- NBC News: 4,886,734 total followers
- Guardian: 4,653,253 total followers
- ESPN: 4,468,903 total followers
- MSNBC: 3,927,080 total followers
- Fox News: 3,248,385 total followers
- CNBC: 2,699,308 total followers
- BBC: 2,136,011 total followers
This list doesn't include the main news-org accounts. Galant wrote to say, "We don't track the media org main accounts. When we started, we specifically avoided them since they were mostly regurgitations of RSS feeds. Now that they're more interesting we might add them in future." If you know a sturdy list of the top news-org accounts by follower count, please let me know (@sree or sree at sree.net).
Once you start playing with MuckRack you will see the benefits of connecting with journalists within its interface. Galant, in a SoundCloud interview embedded below, explains many of its features.
But there are a couple of other reasons to spend time on MuckRack. One is that you can find journalists by specific beats, not just broad topics. For example, you can use the advanced search to find several journalists who cover dance, rather than just a broad listing of arts journalists, ditto for fracking, instead of just energy, or online education, instead of just education (some of the links will work only for registered journalists or those who've gotten the pro accounts).
Another useful, but obscure, feature is that the tweets it displays by journalists are only the ones that don't start with "@," reducing the clutter you seen when you visit a Twitter stream of someone who uses a lot of @ replies.
I also like the fact that there's a special trending list for MuckRack's journalists themselves. Considering how Twitter's worldwide, country and city trends are usually overrun with topics that are time-wasters, obscure shenanigans and Justin Bieberalia, MuckRack's list is much more newsy and relevant, though, as you can see in the comparison below, sports dominates on the weekends.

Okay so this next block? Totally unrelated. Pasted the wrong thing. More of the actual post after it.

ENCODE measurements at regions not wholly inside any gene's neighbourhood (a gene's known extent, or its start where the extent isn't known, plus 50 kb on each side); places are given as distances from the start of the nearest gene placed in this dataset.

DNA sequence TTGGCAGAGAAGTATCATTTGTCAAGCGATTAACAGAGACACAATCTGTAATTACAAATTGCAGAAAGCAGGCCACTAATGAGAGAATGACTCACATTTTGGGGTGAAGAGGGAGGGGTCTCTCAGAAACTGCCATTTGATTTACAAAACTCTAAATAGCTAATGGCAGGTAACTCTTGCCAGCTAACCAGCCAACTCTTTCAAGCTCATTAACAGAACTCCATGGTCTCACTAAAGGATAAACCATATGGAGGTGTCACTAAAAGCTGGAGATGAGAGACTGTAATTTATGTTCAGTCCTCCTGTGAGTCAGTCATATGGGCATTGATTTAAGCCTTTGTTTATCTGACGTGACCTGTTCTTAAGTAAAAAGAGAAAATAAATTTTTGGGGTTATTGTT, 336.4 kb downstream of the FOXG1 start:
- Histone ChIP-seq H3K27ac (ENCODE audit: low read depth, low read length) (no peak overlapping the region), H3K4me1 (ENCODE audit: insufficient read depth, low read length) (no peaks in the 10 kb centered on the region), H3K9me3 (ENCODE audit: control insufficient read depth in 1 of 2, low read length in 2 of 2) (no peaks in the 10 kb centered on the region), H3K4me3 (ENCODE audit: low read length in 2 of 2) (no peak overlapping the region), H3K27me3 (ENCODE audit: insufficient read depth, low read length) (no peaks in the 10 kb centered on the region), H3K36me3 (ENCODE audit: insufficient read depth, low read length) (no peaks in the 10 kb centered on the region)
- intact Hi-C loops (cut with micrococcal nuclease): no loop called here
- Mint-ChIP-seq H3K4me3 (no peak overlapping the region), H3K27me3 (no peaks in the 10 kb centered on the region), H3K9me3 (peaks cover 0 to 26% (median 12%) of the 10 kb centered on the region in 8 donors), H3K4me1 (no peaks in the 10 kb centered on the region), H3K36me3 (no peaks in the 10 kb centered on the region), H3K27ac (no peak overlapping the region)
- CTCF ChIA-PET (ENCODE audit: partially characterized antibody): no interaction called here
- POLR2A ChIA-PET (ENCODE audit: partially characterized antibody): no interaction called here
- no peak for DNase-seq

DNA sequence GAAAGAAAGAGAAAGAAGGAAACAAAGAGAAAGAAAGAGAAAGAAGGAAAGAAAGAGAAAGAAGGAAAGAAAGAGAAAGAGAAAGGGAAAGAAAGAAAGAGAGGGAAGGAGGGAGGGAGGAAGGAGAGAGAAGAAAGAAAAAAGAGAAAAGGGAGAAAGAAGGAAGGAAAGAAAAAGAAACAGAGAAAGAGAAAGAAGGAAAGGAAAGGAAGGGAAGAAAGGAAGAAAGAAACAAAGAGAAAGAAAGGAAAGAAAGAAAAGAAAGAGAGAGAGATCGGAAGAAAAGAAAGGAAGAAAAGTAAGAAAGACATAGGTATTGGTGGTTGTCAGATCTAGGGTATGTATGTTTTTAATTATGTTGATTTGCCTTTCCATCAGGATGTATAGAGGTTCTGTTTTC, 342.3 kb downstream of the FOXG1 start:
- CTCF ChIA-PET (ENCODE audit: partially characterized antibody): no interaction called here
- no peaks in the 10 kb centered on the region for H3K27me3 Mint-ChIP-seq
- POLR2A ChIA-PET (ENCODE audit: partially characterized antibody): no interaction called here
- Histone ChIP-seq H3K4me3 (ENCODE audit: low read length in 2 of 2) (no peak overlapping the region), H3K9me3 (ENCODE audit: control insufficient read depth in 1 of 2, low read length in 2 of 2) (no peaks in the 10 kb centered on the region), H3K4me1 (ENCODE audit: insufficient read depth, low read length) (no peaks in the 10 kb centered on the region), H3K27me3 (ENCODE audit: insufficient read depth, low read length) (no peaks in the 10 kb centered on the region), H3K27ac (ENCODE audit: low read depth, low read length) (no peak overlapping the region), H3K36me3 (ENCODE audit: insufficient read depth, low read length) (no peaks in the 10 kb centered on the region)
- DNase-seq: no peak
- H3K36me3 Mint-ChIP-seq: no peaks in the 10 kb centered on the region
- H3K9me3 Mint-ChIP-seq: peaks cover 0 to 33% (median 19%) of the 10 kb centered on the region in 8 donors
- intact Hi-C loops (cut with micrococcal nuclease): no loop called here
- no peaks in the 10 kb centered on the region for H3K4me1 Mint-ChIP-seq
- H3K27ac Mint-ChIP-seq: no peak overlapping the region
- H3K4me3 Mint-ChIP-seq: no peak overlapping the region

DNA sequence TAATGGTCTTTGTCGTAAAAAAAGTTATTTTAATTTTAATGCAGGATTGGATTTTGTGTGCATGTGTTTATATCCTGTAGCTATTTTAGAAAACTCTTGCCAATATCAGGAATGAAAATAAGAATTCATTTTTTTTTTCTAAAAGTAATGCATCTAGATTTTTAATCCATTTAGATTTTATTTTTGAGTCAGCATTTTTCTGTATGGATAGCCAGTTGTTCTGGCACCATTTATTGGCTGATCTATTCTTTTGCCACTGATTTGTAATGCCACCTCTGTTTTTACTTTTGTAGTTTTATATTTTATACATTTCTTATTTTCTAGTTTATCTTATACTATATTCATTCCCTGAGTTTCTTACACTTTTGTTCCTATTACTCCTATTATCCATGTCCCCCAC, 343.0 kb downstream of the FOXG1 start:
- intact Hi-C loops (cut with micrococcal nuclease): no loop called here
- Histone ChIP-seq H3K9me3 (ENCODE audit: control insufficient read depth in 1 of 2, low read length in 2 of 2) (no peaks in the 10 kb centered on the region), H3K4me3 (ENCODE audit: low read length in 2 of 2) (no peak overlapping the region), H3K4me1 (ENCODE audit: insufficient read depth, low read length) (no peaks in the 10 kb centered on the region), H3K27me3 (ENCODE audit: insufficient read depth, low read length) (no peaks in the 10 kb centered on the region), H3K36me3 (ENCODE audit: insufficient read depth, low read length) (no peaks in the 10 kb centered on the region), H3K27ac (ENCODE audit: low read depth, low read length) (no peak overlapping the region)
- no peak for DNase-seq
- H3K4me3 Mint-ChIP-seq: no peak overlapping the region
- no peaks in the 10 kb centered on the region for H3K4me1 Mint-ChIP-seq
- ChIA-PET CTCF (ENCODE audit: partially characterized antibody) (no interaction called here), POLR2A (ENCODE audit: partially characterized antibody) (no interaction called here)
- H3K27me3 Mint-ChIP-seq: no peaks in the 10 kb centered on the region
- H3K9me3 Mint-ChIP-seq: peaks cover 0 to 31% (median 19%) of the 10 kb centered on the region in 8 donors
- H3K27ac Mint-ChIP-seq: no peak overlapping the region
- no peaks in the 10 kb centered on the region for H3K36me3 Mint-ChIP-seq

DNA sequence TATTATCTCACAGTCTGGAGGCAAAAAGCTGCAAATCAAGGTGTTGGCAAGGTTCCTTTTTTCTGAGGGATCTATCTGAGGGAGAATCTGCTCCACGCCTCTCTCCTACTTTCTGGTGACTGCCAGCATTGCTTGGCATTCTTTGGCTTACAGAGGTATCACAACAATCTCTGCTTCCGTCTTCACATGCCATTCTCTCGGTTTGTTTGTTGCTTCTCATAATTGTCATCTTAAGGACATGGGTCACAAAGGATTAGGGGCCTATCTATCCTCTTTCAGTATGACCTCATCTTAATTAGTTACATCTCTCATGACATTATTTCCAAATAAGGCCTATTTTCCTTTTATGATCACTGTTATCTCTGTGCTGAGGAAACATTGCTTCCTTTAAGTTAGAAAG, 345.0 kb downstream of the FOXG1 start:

One last list from MuckRack. These were terms that trended the most on the site this year.
Biggest Muck Rack trending terms:
- #London2012 frequency 2061
Yes, I, too, am surprised to see "Obama" missing from the list, unless it's because journalists "split their votes" by using "POTUS" or "@BarackObama" too often. Twitter handles don't trend in both MuckRack's algorithms and in Twitter's, says Galant. "It could be that while there was a more constant amount of coverage and mentions of Obama, there where more surges of coverage for Romney and Santorum due to the primary battle," he wrote in an email.
As part of my short audio interviews on SoundCloud with entrepreneurs and other interesting folks, I asked Galant to talk about MuckRack and how journalists and PR executives can make best use of the service. You can listen to his tips (including some on how startups can get more attention) below or at this link:
What do you think of these lists? Post your comments below, please. If there's enough interest, I will publish a follow-up post, looking at the top 50 journalists on Twitter, along with the ones created an account in 2012 and got the most followers and a list of the 100 journalists to first have a Twitter account.
These and other topics will be part of the festivities at the next Social Media Weekend, which I am hosting at Columbia Journalism School, February 15-17, 2013. Last time, 500 people from 12 countries showed up in NYC. Hope to see some of you there.